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From Diamond to Hardwood: Former State High Hardballer Leads Volleyball Team into Playoffs

by and on May 20, 2019 5:00 AM

Tanner Kuruzovich more than once got an earful from his older siblings about playing volleyball in high school.

His brother, Brandon, and sister, Taylor, were both four-year starters at State College.

He recalled them telling him: “Why aren’t you playing volleyball? You have the height, you have the body build, all that.”

But Tanner resisted, playing baseball his freshman year.

Then, he had a change of heart, which prompted, “I told you so.”

It took him a little longer, but Tanner did find himself in the “family business.” The senior is one of the top offensive threats for the Little Lions, and on May 1 he officially committed to play the sport at Juniata.

State College (13-4) kicked off the postseason on Thursday with a 3-0 win against Wilson at Warwick High School. The road is quite different this spring versus years past. Altoona opted not to participate in the playoffs, so there was no District 6 title match, and the Little Lions are now taking part in the District 3 tournament to get to the PIAA bracket. The Little Lions will face Warwick at 6 p.m. on Monday at Northeastern York in the quarterfinals.

Kuruzovich and his teammates are looking forward to the new challenge.

And while there had been plenty of familial coaxing, it also took some introspection to convince Tanner to switch.

Their parents were fans of the sport, and their aunt played in college, but it wasn’t until Taylor started to play that things began to connect. Hours of pepper (batting the ball at each other) followed, as did a lot of backyard battles. When Taylor was playing for the Lady Little Lions, Brandon, and later Tanner, were team managers for the girls’ team.

His predecessors also are still involved in the sport — Brandon is an assistant coach for the Little Lions while working on his engineering degree at Penn State, and Taylor just finished her sophomore year as a setter at Akron.

“Volleyball was something all the kids could relate to,” said their mother, Kristin Kuruzovich. “It was something they could do together when we went on family vacations or if they were bored.”

But Tanner loved baseball, and there had been dreams of playing the sport in college, until he started to get bored out on the field.

“I realized it’s not my type of sport,” Tanner said. “I get very anxious if I’m standing around a lot. … For baseball, I can go a whole game without getting a ball hit to me.”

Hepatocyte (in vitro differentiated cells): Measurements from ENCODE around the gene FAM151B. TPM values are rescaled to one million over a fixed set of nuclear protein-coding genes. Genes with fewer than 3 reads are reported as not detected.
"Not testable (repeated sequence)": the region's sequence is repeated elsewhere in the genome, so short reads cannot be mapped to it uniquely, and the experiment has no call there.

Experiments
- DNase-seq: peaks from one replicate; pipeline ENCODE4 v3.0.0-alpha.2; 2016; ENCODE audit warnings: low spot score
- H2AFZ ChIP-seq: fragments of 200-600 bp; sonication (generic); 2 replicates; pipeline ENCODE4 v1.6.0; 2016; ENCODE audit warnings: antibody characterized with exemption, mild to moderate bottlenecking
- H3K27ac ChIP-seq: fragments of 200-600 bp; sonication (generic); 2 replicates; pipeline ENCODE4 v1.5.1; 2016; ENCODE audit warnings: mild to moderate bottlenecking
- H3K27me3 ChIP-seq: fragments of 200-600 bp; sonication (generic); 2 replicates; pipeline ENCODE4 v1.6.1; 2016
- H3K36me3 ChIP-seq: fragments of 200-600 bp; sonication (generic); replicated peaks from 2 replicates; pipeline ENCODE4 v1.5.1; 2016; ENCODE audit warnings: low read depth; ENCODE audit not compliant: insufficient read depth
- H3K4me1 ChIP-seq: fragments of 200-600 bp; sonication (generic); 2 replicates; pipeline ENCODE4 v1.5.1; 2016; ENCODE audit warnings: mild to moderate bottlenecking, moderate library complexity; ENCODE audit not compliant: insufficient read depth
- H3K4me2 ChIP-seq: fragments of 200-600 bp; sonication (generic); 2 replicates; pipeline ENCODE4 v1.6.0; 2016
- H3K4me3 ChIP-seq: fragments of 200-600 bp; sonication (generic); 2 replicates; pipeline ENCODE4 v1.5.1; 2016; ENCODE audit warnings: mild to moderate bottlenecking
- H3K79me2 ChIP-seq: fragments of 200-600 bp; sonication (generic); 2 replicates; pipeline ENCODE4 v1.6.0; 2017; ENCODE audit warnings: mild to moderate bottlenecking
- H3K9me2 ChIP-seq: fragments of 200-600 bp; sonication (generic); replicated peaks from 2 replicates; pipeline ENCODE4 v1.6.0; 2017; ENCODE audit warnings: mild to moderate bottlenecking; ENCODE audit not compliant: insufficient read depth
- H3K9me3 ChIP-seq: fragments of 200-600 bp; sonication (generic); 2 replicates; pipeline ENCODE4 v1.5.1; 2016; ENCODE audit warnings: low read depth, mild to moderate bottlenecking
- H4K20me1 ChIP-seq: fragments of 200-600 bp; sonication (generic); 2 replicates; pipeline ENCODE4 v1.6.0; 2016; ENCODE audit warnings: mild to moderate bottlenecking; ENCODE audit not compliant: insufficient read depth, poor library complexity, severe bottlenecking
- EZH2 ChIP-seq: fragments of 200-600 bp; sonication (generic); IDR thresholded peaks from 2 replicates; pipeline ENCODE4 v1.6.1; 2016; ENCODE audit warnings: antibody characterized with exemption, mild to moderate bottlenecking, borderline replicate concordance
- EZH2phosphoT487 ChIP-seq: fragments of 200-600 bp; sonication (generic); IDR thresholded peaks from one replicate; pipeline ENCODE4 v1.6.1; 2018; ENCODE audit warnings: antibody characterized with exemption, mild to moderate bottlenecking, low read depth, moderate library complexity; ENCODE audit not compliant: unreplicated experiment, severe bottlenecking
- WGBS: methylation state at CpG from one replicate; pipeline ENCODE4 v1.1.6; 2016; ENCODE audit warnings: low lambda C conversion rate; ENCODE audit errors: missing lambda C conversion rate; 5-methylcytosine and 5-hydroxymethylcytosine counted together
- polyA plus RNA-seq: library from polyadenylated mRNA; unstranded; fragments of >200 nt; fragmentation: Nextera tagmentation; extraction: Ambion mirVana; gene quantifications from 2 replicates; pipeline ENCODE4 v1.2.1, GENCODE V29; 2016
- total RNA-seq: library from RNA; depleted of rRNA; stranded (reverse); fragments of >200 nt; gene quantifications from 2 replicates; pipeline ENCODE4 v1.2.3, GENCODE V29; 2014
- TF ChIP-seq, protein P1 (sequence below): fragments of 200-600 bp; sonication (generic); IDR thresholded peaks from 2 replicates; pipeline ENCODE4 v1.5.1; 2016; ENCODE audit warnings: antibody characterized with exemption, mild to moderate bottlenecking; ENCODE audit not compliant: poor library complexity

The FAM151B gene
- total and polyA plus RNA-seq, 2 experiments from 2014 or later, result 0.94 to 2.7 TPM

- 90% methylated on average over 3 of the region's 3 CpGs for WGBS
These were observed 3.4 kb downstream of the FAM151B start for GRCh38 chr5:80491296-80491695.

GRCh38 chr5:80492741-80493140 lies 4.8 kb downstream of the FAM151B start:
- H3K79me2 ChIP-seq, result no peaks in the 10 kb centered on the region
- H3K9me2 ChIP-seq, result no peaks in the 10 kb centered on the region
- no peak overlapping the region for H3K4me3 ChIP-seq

So, when he joined the team as a sophomore, he had to play a little catch-up. He had the athleticism and the general knowledge of the sport, but some things were still foreign — like not getting his steps right on his approaches to the net to swing at the ball.

His early experiences also saw a little rebuilding for the program.

“It was challenging and we asked a lot of him his first two years,” coach Kim-Li Kimel said. “A lot of the growth we needed from him was not in his skill set, physical skill set, but his emotional growth. He did a great job and leaned into it as best as he could.”

Much like how he started out playing baseball, Tanner also took a different path once he was on the court — each of his siblings is a setter, including Brayden, a freshman teammate. Tanner said his desire to be at a different position comes from that baseball influence: he likes to hit.

“It feels like that goes to waste if I’m setting,” he joked.

This season, he leads the Little Lions with 236 kills and 26 aces, and is third with 27 blocks and 65 digs. However, Kimel thinks Tanner’s biggest impact is not seen in the stats.

“He is so disciplined off the court and outside the gym,” Kimel said. “He’s the kid who’s doing offseason lifting, he’s the kid doing stretches, he’s the kid who’s making sure his body is in shape to play.”

She also saw a difference in his confidence and determination when the team began preseason practices in March.

His abilities also caught the eyes of Juniata coach Glenn DeHaven, who guided the Eagles to a 23-9 season this spring, falling in the Centennial Conference championship match to just miss the NCAA Division III tournament.

“I’m very excited about the addition of Tanner to the Juniata men’s volleyball family,” DeHaven said. “I love his athleticism and his volleyball background. He is loaded with potential and I expect big things from him in the future. He is a wonderful kid who comes from a great family.”

Assuming Brayden keeps playing the rest of the way through high school the family quartet will have given State College volleyball better than a decade of service.

Tanner may have been a late starter, but he is glad he made the switch, and it has benefitted more than just the senior.

“What we count on for him is everybody plays well around him,” Kimel said. “That’s what distinguishes him.”



This story was produced by the staff at the Centre County Gazette. It was re-published with permission. The Centre County Gazette is a weekly publication, available at many locations around Centre County every Thursday morning.


Gordon Brunskill
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